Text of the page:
Rio Olympic Pool Hosts Successful Maria Lenk Meet With Some Complaints

The Olympic Park Aquatic Stadium in Rio de Janeiro, Brazil played host to its first-ever meet this weekend, the Maria Lenk Trophy, the second of two Olympic qualifiers for the Brazilian team.

The meet started off without any major hitches, and athletes, spectators, journalists, and coaches alike praised the facility for its aesthetic beauty (see our photo vault of the finished facility). However, on the last day, a short blackout during the medal ceremonies raised some red flags to the Brazilian Swimming Federation (CBDA) and the Rio 2016 Organizing Committee.

One of the chief complaints of both swimmers and spectators throughout the meet was the heat and air quality inside the pool, due to poor ventilation.

“The facilities were very good,” Etiene Medeiros, showrunner of the Brazilian women’s team, told (roughly translated). “This is a very hot time of the year here in Rio, so we’re feeling it, even inside… I hope in August it’s not so hot outside, which will help. There’s a lot of work to be done, and there’s no way we’re saying ‘it’s perfect.’ But, during the Olympics it will be much better.”

Executive superintendent of the CBDA Ricardo de Moura feels that the test event (which was closed to the public) was an overall success.

“We were able to have some big successes,” de Moura told Globoesport. “First, we didn’t put the entire public in the facility because it would have been a risk. Second, the positive energy of swimming in the Olympic Stadium helped contribute to some of our swimmers’ results… Some points we’ll need to improve are ventilation and air flow; bathrooms, because one girl got locked in a stall; operational staff; and pool heating.”

The facility currently has no cooling system and uses only natural ventilation. However, athletes praised the indoor pool itself highly. Most of their complaints came from the facility and surrounding area, including the outdoor warmup pool.

“I thought the stands could have been a little better designed because there are these columns in front of the seats,” Leonardo de Deus, who qualified for the Olympic 200 back and 200 fly at the meet, said to Globoesport. “I found the structure inside, around the complex, very small. In the Olympics, the whole world will be there, so they could extend it a little more. The outdoor pool also has a ton of mosquitos. But the competition pool is wonderful, world class, and there’s no reason for athletes not to put up their best times in the pool.”

The outdoor pool will be completely enclosed by a tent and air conditioned come August.

Both FINA and the CBDA have talked with the City of Rio about installing fans in the indoor pool area, but no concrete decision has ben made.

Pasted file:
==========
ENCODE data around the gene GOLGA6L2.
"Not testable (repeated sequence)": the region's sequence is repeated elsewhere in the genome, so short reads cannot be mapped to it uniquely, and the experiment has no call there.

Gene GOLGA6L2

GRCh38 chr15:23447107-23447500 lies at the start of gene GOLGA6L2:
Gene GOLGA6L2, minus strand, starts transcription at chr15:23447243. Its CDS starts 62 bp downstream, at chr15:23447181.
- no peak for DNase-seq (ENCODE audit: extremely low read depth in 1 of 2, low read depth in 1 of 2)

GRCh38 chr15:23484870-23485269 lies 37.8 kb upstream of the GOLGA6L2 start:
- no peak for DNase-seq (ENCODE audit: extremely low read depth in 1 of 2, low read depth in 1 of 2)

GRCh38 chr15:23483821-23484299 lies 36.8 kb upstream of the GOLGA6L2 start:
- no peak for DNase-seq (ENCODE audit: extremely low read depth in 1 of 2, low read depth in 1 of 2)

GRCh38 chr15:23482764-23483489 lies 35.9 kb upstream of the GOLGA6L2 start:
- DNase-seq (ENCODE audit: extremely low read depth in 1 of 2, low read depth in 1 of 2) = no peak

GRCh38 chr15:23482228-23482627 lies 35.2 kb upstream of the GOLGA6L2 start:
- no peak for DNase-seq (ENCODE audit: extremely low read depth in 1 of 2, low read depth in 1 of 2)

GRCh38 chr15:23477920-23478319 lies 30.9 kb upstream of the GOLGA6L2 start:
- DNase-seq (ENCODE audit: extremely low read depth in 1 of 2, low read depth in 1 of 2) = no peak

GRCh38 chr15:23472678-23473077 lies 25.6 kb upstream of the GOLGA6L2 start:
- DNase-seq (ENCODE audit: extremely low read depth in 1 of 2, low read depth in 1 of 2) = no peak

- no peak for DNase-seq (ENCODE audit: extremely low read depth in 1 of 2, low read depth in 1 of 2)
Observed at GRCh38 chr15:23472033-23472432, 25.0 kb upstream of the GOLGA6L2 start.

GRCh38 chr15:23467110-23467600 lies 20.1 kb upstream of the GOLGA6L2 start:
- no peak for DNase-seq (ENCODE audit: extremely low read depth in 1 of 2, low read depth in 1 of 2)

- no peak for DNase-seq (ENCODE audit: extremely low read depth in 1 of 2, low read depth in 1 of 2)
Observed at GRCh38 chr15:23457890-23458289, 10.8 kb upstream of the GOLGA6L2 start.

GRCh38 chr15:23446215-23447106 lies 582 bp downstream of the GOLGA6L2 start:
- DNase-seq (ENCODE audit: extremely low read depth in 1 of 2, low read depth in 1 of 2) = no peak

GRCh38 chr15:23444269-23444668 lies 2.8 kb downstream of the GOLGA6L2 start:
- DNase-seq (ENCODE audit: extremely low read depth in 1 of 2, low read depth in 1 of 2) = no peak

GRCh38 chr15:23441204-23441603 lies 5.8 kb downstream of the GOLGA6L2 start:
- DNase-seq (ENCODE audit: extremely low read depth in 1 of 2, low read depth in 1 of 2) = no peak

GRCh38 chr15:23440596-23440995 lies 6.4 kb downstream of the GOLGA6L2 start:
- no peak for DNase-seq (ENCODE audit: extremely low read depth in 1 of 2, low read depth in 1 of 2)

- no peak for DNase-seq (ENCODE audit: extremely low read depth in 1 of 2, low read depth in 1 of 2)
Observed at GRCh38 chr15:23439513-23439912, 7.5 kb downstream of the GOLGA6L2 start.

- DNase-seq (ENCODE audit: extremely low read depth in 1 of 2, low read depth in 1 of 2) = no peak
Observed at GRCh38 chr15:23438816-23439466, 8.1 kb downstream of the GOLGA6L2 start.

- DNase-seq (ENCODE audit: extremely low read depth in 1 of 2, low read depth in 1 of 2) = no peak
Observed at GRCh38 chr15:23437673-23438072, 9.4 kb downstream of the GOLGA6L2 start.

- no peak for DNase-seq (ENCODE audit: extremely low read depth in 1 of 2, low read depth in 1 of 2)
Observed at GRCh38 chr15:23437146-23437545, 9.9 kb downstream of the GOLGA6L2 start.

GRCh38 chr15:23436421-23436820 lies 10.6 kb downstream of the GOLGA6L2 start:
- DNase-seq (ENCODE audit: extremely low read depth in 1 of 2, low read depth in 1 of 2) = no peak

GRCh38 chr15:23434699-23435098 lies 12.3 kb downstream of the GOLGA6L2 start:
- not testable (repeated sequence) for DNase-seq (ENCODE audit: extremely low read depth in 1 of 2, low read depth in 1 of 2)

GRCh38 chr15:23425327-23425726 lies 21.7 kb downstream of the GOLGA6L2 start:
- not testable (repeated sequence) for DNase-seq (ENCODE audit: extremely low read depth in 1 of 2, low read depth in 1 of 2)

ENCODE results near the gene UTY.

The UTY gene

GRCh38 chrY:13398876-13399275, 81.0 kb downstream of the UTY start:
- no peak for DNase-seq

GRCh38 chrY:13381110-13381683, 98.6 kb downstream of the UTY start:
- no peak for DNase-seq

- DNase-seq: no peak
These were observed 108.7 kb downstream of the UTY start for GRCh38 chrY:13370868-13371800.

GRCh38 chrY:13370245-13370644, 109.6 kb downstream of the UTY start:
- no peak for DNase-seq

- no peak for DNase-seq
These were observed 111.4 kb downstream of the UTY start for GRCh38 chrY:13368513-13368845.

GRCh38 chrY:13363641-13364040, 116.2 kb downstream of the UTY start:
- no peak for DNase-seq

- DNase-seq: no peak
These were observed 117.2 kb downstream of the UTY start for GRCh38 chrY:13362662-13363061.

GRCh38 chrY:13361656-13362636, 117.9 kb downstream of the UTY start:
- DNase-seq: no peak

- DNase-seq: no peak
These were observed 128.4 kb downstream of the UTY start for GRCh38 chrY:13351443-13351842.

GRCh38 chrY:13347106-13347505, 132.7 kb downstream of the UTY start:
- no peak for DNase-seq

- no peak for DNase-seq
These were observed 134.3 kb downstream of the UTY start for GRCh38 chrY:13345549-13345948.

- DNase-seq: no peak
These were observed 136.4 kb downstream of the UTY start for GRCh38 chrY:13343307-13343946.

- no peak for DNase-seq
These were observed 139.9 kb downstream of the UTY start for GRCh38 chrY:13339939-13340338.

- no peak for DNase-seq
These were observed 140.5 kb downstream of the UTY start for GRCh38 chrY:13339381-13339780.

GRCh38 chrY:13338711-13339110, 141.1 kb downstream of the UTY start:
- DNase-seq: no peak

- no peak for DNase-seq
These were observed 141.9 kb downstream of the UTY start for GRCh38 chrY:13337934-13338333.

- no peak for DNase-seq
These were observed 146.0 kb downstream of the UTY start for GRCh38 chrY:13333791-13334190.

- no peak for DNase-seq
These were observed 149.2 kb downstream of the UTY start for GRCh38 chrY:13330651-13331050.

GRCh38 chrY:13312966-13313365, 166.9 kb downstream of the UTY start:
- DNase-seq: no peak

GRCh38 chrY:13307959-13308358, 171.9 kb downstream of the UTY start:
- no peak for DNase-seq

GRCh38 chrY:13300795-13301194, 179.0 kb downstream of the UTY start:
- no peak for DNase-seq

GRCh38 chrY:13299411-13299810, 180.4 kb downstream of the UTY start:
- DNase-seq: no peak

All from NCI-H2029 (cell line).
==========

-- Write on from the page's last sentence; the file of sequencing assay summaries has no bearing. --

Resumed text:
“This facility uses natural ventilation, instead of a forced ventilation plan,” said Rio 2016 sports director Rodrigo Garcia to Globoesport. “We will continue to run studies and models to see if the outside temperature will continue to rise. The weather now is a totally different temperature than it will be during the Games.”

Complaints aside, the Rio 2016 committee approved all of the points that were being tested at the event, including the timing system, volunteers, on-deck teams, and equipment.

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8 years ago

Its an open air facility as I understand it. We held usa national outdoors in San Antonio last summer? So I don’t think its really a problem unless they have a cold snap and the finals are at 10 at night it could actually be a little chilly.

Cory Fleming
8 years ago

Let’s look at from a swimmers perspective if you have an athlete that has vcd ( vocal cord dysfunction) and they can’t breath properly who are they going to sue the Olympic committee and the people who built the aquatic center. By law especially in any type of swimming the pool must have heating and cooling. And a functional ventilation system believe me I know. I’m not saying you can’t for the swimming but you need a ventlation system and a couple of fans is not going to do it. In today’s world the the health inspector would shut you down for not having a ventlation system. So Eather put one up or figure somthing out.

8 years ago

of course ths mozzies like water so they will be there even for bucket of water especially at dusk.
The only reason there was a respite in moz & general insect attack was deforestaion & ddt .Now they are back along with re greening . They don’t like fire so maybe a ring of fire around the pool. That should deter insects & WADA .

Reply to  Gina
8 years ago

“Mozzies”! That’s an awesome nickname; I’m going to start using that one. Australians always have the best names for everything!

Reply to  Danjohnrob
8 years ago

I think most of the English speaking world call them Mozzies… American’s are just a bit different 😉

Gina Fan
Reply to  Gina
8 years ago

You are by far my most favorite commenter. One comment from you entertains and inspires me more than the rest combined.

Gina Fan
Reply to  Gina
8 years ago

Seriously, Swimswam should make you honorary commenter or contributor or something that comes with nice perks, of course.

8 years ago

Oh no! The outdoor pool is surrounded by mosquitos! The article says it will be enclosed for the Olympics, but we need to keep the competitors away from those mosquitos at all costs!

About Hannah Hecht

Hannah Hecht

Hannah Hecht grew up in Kansas and spent most of her childhood trying to convince coaches to let her swim backstroke in freestyle sets. She took her passion to Morningside College in Sioux City, Iowa and swam at NAIA Nationals all four years. After graduating in 2015, she moved to …

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